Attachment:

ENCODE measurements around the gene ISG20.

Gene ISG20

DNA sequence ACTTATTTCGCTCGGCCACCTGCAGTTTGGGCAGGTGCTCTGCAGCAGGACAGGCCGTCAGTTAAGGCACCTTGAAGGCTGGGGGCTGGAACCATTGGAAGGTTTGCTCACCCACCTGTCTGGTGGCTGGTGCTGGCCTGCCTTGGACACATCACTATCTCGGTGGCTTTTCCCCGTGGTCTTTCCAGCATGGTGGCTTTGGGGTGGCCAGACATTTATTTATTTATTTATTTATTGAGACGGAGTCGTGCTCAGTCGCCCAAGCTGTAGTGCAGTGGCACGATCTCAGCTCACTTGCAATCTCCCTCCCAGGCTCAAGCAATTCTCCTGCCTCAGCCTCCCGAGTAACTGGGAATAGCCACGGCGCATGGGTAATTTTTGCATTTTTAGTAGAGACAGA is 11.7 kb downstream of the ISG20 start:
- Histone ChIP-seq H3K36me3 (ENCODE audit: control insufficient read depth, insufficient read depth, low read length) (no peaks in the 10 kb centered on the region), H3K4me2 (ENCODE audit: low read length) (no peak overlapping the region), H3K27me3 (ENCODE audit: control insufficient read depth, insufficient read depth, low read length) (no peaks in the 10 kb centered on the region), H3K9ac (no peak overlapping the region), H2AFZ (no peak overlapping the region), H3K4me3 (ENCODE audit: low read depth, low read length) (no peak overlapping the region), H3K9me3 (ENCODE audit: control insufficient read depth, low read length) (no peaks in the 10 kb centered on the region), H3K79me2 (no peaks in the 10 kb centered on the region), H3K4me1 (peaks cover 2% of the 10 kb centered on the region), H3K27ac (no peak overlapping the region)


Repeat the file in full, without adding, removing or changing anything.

ENCODE measurements around the gene ISG20.

Gene ISG20

DNA sequence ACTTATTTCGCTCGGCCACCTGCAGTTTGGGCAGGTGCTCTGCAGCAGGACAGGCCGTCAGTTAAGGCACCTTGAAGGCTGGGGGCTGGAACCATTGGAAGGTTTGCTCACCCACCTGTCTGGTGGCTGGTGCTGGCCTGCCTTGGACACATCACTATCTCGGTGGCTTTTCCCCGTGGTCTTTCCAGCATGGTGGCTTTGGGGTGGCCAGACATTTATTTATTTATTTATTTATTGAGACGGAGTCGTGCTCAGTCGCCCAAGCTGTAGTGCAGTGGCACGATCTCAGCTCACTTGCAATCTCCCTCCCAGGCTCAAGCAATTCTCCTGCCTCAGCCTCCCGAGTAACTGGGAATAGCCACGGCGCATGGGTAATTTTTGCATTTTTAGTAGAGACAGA is 11.7 kb downstream of the ISG20 start:
- Histone ChIP-seq H3K36me3 (ENCODE audit: control insufficient read depth, insufficient read depth, low read length) (no peaks in the 10 kb centered on the region), H3K4me2 (ENCODE audit: low read length) (no peak overlapping the region), H3K27me3 (ENCODE audit: control insufficient read depth, insufficient read depth, low read length) (no peaks in the 10 kb centered on the region), H3K9ac (no peak overlapping the region), H2AFZ (no peak overlapping the region), H3K4me3 (ENCODE audit: low read depth, low read length) (no peak overlapping the region), H3K9me3 (ENCODE audit: control insufficient read depth, low read length) (no peaks in the 10 kb centered on the region), H3K79me2 (no peaks in the 10 kb centered on the region), H3K4me1 (peaks cover 2% of the 10 kb centered on the region), H3K27ac (no peak overlapping the region)